Many Europeans admire the use of the Internet in US society, and the unprecedented skill of Obama’s team in transforming the electoral process into a discussion (EURACTIV 04/11/08). 

Tellingly, Margot Wallström, EU Commission vice president responsible for communication, wrote on her blog: “The Internet has made the whole electoral process more of an open discussion thanks to the community mentality evident on the web, and there will be lessons for us in Europe to learn, but I will return to that another time.” 

Indeed, Europe will need to return to this, with the European elections waiting around the corner in June 2009. 

To change or not to change 

Change in the United States’ unilateral approach to world politics appears to be Europe’s biggest hope, with issues like the Iraq war and the war on terror sparking a wide transatlantic divide during the Bush years. 

But government officials in the Czech Republic, which is currently at the EU’s helm, hope there will be no major changes in US foreign policy.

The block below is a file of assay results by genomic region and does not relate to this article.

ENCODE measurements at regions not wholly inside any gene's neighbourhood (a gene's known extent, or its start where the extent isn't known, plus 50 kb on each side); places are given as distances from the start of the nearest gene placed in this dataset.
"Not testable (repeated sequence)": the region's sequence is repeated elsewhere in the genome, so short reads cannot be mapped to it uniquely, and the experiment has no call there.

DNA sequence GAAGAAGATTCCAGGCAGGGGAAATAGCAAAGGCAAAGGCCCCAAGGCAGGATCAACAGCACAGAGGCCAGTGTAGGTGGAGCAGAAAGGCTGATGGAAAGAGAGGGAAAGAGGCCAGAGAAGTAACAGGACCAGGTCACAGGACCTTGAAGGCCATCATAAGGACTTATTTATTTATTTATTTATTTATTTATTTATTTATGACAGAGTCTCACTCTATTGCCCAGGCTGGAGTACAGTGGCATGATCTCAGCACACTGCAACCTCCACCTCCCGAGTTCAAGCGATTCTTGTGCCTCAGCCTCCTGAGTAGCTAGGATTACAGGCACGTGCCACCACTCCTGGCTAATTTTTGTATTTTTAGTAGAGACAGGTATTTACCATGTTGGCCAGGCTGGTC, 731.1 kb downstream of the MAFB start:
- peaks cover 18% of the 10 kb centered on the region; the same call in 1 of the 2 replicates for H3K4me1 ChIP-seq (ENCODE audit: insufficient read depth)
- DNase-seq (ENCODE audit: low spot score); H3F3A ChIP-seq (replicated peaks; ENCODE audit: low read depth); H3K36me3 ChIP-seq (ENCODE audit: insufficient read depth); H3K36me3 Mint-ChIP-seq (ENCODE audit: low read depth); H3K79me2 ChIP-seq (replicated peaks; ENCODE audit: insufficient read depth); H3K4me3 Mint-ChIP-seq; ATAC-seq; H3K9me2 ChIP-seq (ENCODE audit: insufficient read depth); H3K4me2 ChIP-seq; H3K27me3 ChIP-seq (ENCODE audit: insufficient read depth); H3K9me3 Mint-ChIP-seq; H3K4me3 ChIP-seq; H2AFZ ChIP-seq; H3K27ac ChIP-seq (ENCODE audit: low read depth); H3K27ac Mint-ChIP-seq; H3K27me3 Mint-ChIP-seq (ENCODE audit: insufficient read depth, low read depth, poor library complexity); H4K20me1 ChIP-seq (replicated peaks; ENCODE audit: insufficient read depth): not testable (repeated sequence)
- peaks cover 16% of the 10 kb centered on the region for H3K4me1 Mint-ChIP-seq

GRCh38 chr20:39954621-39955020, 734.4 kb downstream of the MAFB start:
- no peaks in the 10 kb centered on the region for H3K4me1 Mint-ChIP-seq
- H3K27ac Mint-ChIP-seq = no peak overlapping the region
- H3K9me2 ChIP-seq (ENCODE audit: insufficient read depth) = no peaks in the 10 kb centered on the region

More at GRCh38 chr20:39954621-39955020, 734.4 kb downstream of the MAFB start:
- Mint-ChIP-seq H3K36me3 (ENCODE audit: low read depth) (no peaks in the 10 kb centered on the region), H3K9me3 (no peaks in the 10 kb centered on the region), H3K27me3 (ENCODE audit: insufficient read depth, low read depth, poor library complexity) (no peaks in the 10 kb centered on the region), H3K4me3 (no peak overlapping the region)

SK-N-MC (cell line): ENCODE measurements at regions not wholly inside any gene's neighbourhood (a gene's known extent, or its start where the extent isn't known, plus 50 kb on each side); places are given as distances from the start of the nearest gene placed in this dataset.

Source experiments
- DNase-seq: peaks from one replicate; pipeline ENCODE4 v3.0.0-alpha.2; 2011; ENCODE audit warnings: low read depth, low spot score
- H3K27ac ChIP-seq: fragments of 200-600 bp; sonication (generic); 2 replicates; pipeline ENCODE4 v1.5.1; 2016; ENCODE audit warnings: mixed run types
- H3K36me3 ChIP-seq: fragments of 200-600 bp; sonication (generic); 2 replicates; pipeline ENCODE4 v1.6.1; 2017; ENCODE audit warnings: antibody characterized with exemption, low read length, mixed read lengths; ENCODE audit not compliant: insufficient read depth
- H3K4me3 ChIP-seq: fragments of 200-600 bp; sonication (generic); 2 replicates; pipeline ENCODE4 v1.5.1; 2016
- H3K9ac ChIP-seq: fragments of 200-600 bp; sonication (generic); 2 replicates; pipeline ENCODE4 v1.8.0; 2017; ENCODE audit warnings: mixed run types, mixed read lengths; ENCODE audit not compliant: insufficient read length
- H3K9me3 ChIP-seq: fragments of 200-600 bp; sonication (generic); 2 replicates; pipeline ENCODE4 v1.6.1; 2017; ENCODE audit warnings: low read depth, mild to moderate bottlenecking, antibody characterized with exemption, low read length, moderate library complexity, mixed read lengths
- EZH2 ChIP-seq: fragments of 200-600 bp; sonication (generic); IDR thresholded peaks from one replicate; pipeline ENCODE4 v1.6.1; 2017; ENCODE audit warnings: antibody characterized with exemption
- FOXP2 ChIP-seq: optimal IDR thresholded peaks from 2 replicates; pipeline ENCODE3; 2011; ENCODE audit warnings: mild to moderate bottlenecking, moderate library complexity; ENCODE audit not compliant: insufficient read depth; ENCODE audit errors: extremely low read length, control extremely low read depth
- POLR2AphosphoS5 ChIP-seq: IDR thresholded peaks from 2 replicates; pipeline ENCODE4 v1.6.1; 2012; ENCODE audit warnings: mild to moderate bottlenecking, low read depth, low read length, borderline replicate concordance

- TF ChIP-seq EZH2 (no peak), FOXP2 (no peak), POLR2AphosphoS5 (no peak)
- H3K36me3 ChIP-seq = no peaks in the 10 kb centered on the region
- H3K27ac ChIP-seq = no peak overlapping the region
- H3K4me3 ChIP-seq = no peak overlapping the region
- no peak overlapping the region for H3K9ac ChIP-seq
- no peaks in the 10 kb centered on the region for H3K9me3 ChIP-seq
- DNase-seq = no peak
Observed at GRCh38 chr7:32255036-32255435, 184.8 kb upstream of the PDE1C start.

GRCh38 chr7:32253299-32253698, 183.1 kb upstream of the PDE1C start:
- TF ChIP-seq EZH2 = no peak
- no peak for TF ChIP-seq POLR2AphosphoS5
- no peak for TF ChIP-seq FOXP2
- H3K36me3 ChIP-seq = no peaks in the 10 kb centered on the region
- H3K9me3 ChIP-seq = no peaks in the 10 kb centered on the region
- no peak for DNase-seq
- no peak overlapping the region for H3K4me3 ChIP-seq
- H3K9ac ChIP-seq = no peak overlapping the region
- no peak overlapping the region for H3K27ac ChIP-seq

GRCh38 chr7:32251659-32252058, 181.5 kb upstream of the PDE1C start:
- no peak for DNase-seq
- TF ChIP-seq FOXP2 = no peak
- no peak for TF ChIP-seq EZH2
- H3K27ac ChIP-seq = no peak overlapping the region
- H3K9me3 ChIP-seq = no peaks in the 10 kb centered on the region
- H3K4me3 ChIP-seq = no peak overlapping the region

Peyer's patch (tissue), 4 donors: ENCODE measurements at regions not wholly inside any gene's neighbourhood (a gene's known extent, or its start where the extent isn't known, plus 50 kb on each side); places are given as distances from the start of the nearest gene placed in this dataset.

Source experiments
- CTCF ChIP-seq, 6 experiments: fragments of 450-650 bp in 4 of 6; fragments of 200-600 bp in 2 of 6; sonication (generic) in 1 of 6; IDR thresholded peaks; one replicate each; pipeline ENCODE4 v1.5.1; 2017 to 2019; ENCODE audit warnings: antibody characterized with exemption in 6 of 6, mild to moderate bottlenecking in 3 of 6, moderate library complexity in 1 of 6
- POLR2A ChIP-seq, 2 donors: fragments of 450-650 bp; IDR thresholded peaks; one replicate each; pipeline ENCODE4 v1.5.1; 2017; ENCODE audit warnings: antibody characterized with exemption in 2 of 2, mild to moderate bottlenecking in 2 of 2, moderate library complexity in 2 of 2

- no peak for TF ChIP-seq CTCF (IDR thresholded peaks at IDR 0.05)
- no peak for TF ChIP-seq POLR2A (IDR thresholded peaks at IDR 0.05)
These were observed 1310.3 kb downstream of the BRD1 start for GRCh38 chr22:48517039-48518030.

The installation of a missile defence radar base on Czech soil is seen by the conservative-led government as a major priority, with Prime Minister Mirek Topolánek trying to trade its installation against the ratification of the EU’s Lisbon Treaty (EURACTIV 18/12/08). In fact, ratification of the Lisbon Treaty was delayed precisely because Prague was waiting for Obama to take a position on the missile defence system. 

This is another reason why the Czech opposition Social Democrats led by Jiri Paroubek are hoping that the US military’s plans will change. The Czech daily Hospodarke noviny on Monday (19 January) quoted incoming Under-Secretary of Defence Michele Flournoy as saying in Congress that the anti-missile plans could be revalued “in a larger European security context,” involving relations between the US and Russia. 

Will this make the radar redundant? The Czech Ministry of Foreign Affairs refuses to accept that this would mean the end of the radar project, the daily further wrote. 

‘The bread will not be cheaper’ after Obama’s inauguration